The Cooksville Lutheran Church is celebrating its founding 125 years ago in 1891 with an event planned for Sunday, August 14, 2016. Both the establishment of the Lutheran Church in 1891 and the establishment of the nearby Cooksville Cemetery in 1861 will be commemorated.
The day will include a special church service, a luncheon and a history program followed by a tour of the Cooksville Cemetery. The program will begin with a church service at 10 a.m., luncheon at 11:15 a.m., a history program at 12 noon, and a guided tour of the cemetery at 12:30 p.m. Church founders’ graves will be marked, and families of the founders will be available for questions and guidance. A free-will offering for the lunch will be accepted from attendees. All interested persons are invited to attend any or all of the events
The Cooksville Lutheran Church officially began life as the Norwegian Lutheran Church in 1891, a result of the increased number of immigrant from Norway who settled in the Cooksville area and who had been attending the nearby Stoughton Lutheran Church.
On October 5, 1891, at a meeting in the Cooksville Schoolhouse, the Norwegian settlers in the area decided to organize and erect their own Norwegian Lutheran Church in the village. The constitution of the United Norwegian Lutheran Church was adopted, with the first Cooksville congregation consisting of twelve families. The Reverend Theodor H. Dahl from Stoughton agreed to conduct services in Norwegian every third Sunday at an annual salary of $125.00
A campaign for funds to construct a Lutheran church in Cooksville was successful. The new Norwegian Lutheran church was a small, handsome Gothic Revival church with some Shingle Style details in the tall, graceful bell-tower and steeple, and it was dedicated on December 14, 1892, on South Street next to Cooksville’s existing Cemetery.
Unfortunately, the church was struck by lightning and burned to the ground on September 13, 1896. The loss, calculated at $2,339.00, was mostly covered by insurance. The congregation decided to re-build, and a second, similar church building was constructed in the same location in 1897, with more elaborate stained-glass windows.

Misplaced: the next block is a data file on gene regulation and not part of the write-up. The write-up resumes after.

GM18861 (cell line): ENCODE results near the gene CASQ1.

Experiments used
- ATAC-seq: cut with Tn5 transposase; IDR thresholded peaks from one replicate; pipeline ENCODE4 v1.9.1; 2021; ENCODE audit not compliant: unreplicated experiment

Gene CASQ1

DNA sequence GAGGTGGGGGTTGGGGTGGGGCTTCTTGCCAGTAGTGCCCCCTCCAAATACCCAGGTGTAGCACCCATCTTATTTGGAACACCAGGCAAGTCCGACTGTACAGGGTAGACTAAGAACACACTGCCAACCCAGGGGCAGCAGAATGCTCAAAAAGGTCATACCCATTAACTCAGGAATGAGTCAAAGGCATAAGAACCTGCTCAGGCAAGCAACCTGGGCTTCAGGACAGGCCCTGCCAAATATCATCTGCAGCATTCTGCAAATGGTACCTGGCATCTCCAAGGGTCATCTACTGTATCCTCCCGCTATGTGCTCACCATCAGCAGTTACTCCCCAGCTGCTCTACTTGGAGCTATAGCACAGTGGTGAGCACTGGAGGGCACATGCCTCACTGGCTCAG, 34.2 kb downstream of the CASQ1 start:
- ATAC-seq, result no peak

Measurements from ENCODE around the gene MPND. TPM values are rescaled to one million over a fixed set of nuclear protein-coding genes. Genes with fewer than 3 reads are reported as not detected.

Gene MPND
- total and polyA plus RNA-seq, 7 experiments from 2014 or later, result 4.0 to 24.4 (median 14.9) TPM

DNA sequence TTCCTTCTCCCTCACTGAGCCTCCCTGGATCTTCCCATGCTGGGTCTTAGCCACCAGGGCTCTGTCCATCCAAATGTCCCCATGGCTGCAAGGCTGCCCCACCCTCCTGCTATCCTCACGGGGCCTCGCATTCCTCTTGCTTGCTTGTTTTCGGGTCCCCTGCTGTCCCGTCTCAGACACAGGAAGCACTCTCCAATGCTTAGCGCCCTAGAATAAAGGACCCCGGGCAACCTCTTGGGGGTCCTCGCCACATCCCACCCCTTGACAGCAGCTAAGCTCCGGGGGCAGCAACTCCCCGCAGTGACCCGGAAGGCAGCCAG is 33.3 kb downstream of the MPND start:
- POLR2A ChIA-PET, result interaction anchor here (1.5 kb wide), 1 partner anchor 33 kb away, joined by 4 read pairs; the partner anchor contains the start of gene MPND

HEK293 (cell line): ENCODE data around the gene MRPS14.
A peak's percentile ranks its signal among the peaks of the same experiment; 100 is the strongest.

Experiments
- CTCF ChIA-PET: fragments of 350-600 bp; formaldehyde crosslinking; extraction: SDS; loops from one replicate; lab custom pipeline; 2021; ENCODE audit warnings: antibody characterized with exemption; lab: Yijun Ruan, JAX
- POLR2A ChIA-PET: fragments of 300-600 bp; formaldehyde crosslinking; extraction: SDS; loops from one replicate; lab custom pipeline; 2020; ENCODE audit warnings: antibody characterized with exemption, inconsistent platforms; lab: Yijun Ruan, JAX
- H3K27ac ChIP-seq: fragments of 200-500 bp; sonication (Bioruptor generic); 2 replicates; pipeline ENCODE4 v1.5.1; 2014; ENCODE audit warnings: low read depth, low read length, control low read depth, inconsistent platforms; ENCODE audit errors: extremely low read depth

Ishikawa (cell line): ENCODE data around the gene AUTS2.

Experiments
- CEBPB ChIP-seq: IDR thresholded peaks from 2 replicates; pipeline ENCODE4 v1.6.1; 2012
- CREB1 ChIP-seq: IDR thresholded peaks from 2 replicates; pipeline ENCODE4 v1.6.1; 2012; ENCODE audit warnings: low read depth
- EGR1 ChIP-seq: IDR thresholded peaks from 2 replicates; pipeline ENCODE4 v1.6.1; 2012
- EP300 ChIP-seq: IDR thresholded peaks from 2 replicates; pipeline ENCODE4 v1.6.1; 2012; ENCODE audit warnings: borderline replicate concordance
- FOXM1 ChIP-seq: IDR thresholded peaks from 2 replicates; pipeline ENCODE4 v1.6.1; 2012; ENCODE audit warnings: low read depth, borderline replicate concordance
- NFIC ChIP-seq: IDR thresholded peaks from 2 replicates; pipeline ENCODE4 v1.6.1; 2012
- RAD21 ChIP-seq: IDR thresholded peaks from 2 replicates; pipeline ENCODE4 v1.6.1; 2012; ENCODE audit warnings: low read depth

|Cooksville Lutheran Church today|
The elegant rural Lutheran Church still stands, with several new additions and a restored bell-tower, a significant part of the history of the Village of Cooksville as well as an important part of present-day life.
The adjacent historic Cooksville Cemetery was established 155 years ago. Many of the original Lutheran Church family members as well as founders of the Village of Cooksville are buried there. The two separate historic properties, the church and the cemetery, adjoin each other on Church Street in the historic Village of Cooksville.
|Cooksville Cemetery sign|
The old Cemetery in Cooksville, founded in 1861, was historically named “Waucoma Cemetery” after the Village of Waucoma that had been platted next to Cooksville in 1846. The Cemetery replaced the village’s earliest burying ground used in the 1840s and 1850s and located northwest of Cooksville’s General Store.
|Polly Woodward headstone, 1851|
The Cooksville Cemetery contained 2.5 acres of land purchased from Waucoma’s founder Dr. John Porter for $25. The cemetery expanded to the west in 1947 with about 1.4 acres of land acquired south of the Lutheran Church, and in 1999, it was expanded again with the purchase of two acres of farmland to the east.
The Cooksville Lutheran Church and the Cooksville Cemetery are both located on Church Street at the southeastern corner of the village. Both the Cemetery and the Lutheran Church are part of the Cooksville Historic District listed in the National Register of Historic Places in 1980, which includes most of the small Rock County village.
The church will again celebrate its 125th anniversary in November this year when a commemorative “Lutheran Church Memory Book” will be available.
For more information about the August 14 events at the Cooksville Lutheran Church and the Cemetery, contact Ilene Axford at (608) 873-6914.